“We’re also working in areas such as engineering adhesives, producing items that are replacing mechanical fastening technologies that have been around for centuries. And we’re increasingly involved in the area of 3D printing. So we’re covering all bases.”
The Henkel group’s chief executive, Hans Van Bylen, who took over last May, recently announced a new digital strategy aimed at boosting online sales. The intention is to double “digitally driven” sales to more than €4 billion by 2020. Henkel also intends to increase capital expenditure by 50 per cent, raising spending to €3 billion from €2 billion. The group has also set up a €150 million venture capital fund to invest in tech start-ups.
The new strategy comes as competitors in the consumer space, including Unilever and L’Oréal, are also making moves in this direction.
The strategy, Murphy stresses, is aimed at industry as much as consumers and reflects a wish from customers to shift focus. “Digital sales will play a major part in Henkel’s future,” he states, dismissing suggestions that the company has been slow to go down the online route.
Another key tactic is for Henkel to acquire more businesses, something Murphy says it is particularly good at doing. The group may be famous for its adhesives, but finding the glue to bind two disparate businesses together was only learned through trial and error with its 1997 acquisition of Loctite.
“Henkel and Loctite weren’t exactly natural bedfellows,” he says. “One was a publicly quoted US company with a New England entrepreneurial spirit behind it, the other a family-owned conservative German firm. It wasn’t easy in the beginning but, credit to Henkel, one of its key strengths is being able to acquire businesses and integrate them swiftly and successfully, which is exactly what it did in this case.”
Last year Henkel completed the second-biggest acquisition in its history when it bought Sun Products for €3.3 billion. The deal makes Henkel the second-largest laundry care maker in North America, behind Procter & Gamble.
“At the end of the day, only one culture can dominate,” Murphy says. “But you can take a lot of what is great about the company you are acquiring and build it in for the future.”
He says Henkel’s future is one of steady growth, with the Irish operations continuing to play a major role for the group.
“Ireland has been a fantastic place for us to get talent, and still is somewhere that we can readily get people who are very skilled and who really want to work in this environment. Henkel very much sees the local operation as being a real linchpin in its global strategy, and the fact that we have such an important R&D centre here is proof of that.”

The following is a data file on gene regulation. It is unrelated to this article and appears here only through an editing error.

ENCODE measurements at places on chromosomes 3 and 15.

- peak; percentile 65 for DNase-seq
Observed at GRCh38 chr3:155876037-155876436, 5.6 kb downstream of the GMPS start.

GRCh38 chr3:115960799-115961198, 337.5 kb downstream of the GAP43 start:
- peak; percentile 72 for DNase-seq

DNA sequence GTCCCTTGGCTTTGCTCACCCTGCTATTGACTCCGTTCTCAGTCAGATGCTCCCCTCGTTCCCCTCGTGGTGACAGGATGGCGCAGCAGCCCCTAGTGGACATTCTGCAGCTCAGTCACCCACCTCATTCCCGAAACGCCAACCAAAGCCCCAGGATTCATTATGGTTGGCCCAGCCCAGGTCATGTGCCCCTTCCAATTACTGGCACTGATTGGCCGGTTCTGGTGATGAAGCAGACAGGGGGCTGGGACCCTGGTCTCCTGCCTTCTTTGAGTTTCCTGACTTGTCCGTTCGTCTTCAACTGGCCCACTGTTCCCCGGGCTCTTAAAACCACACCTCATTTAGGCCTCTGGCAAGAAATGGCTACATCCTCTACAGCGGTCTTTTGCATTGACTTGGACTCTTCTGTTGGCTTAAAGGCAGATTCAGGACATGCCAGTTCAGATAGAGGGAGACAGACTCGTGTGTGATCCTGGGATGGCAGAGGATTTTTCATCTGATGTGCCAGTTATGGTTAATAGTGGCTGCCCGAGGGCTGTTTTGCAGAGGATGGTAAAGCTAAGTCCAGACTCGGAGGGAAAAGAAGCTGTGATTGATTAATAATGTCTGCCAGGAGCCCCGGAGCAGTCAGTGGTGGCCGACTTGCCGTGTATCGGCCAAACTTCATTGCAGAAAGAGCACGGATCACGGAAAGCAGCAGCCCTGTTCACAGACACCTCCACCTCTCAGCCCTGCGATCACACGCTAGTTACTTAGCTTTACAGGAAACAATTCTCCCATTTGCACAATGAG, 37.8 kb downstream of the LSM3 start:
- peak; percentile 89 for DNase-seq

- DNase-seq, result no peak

He says the company has yet to feel the impacts of Brexit or the election of Donald Trump. Being global means that Henkel is protected to some degree from geopolitical concerns, he stresses. But Murphy worries about the impact of Brexit and wonders if the Government has truly woken up to the dangers it poses for Ireland.
“It is obviously a disappointment for anyone in business because a weakened European community and an uncertain future for trade in Britain is something that nobody would have desired. I worry that it could have a very negative impact on Ireland in particular.”
As someone who always wanted to be an engineer and whose interest in science was sparked by an enthusiastic teacher, Murphy is also concerned about how successfully the Government has been in making Stem subjects (science, technology, engineering and maths) more palatable for children.
“The focus on practical science has not been at the level I’d like to see,” he acknowledges. “Science and engineering are practical subjects, and to interest people in them you can’t just sit in a classroom and learn the theory.
“What attracted me to science was a teacher who hooked us by showing it in action. I was hooked very early on, but if I had been forced to sit through dry, boring theory I’m not sure I’d have been drawn to it. I worry that this is the situation for many at second level.
“I’m also concerned that third level investment is being done on a shoestring, which can’t be good.”
At the age of 62, and having led Henkel’s local operations since 2004, Murphy shows no signs of slowing down, with a business trip to China and Malaysia on the cards. He has tried to cut back on travel, but that’s not easy to do.
Still, he says he is quite capable of switching off when he leaves work. Murphy’s hobbies, which include photography, theatre, music and travelling around in his motor caravan, help him unwind.
“It’s not always easy leading things,” he admits. “In fact, sometimes I feel like a football manager in that you have to work on the strengths of each individual in the team and ensure they are playing in the right positions. But I find that being able to spend time well when away from work allows me to enjoy it that much more when I’m there.”
Name: Liam Murphy
Position: Henkel’s president UK & Ireland and global vice-president of adhesives technologies safety, health & environment
Lives:Family: Two grown-up sons
Education: Trinity and UCD (with additional stints at Harvard Business School and Penn State)
Something you might expect: Murphy always wanted to be an engineer, although he would have happily settled for a life in academia instead
Something you might not expect: He is now a keen caravanner, but motorbikes were his first love. He was once the proud owner of a Harley-Davidson Road King.